The patio will be 11' in diameter and be the central focus of the landscape project. I am using Three Rivers rock out of the Sawtooth mountain range in Idaho, with black basalt pavers at the circumference giving it a bit of a framed look.
|After digging and redigging to get the required 6" depth, I start with a metal post directly in the center as a reference point to ensure a true circular shape.
|The first layer consists of 3/4"-minus rock to serve as a base, about 3" to 4" thick.
|I use a 2x4 from the center post with a level attached to give a rough, flat starting point.
|I added multiple holes in the 2x4 for adjustment since the bench encroaches (on purpose) into the patio.
|More base for the center.
|After the 3/4"-minus is compacted (me jumping on a 12x24 piece of wood), I add the sand. Only about 1" to 1-1/2" is needed.
|I used a string tied to the center post for positioning, along with the level to start placing the black basalt pavers.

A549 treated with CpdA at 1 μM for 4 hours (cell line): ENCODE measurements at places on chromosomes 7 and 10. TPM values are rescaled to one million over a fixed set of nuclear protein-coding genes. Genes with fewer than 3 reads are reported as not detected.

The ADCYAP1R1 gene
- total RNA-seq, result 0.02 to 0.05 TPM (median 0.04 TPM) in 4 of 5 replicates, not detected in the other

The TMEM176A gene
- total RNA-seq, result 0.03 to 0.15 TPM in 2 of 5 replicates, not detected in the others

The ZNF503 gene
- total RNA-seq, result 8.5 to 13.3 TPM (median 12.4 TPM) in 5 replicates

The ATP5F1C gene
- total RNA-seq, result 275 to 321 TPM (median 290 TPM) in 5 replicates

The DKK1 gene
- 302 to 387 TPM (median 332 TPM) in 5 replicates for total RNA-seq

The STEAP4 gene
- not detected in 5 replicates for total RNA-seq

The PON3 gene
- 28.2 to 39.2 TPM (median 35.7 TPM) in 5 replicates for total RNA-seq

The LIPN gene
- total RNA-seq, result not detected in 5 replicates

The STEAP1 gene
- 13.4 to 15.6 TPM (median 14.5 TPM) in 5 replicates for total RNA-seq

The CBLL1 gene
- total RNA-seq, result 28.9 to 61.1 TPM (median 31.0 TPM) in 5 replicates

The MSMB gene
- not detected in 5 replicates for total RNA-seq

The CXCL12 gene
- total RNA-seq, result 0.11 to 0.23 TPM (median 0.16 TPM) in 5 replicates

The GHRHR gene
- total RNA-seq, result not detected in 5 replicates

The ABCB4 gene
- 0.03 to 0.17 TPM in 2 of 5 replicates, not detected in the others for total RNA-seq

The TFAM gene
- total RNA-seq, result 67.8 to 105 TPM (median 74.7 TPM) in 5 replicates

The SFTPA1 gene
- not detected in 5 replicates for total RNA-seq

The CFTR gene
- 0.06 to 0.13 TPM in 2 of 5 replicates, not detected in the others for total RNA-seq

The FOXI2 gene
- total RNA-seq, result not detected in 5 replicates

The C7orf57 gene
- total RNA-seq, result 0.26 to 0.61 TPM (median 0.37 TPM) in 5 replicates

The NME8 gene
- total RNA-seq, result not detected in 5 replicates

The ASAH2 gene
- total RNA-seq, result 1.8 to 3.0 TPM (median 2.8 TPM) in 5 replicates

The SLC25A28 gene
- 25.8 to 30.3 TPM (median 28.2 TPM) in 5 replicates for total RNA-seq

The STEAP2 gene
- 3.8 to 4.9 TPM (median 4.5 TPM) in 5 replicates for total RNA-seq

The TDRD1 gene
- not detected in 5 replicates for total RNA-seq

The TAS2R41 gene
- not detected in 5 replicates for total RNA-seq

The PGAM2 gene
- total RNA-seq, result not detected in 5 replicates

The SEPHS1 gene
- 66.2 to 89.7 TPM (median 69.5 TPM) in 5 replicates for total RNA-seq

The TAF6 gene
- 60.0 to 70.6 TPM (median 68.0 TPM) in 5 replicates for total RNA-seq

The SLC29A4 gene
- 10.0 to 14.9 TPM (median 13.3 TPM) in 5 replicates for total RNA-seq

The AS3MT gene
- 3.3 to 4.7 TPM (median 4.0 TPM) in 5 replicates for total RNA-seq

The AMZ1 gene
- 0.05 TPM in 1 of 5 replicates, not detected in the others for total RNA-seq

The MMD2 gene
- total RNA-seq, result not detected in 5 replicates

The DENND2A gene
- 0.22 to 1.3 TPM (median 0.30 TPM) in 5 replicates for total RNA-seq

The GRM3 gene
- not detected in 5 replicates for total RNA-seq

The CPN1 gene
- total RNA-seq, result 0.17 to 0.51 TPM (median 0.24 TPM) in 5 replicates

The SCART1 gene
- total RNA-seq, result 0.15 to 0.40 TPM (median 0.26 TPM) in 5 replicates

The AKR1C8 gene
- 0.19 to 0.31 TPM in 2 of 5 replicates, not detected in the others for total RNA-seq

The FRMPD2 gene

|I'd do a spot check every so often for levality as I made progress around the circumference.
|The circumference is completed. Time to rock and roll.
|Since the Three Rivers flagstone was about 1-1/2" thick, I just used a 2x4 below the original 2x4 guide to level the sand.
|I'm not sure what sort inherited strength I got to move that huge first piece, but I still had all my toes at the end which was good.
|The first several pieces were easy to fit in. Near the end, I had to do a lot of cutting with a 4" grinder saw. Just ask my neighbors - they can tell you how much cutting I had to do.
|This is a good shot showing the various colors of the Three Rivers stand up rock, as the call it.
|Passed inspection. Barely.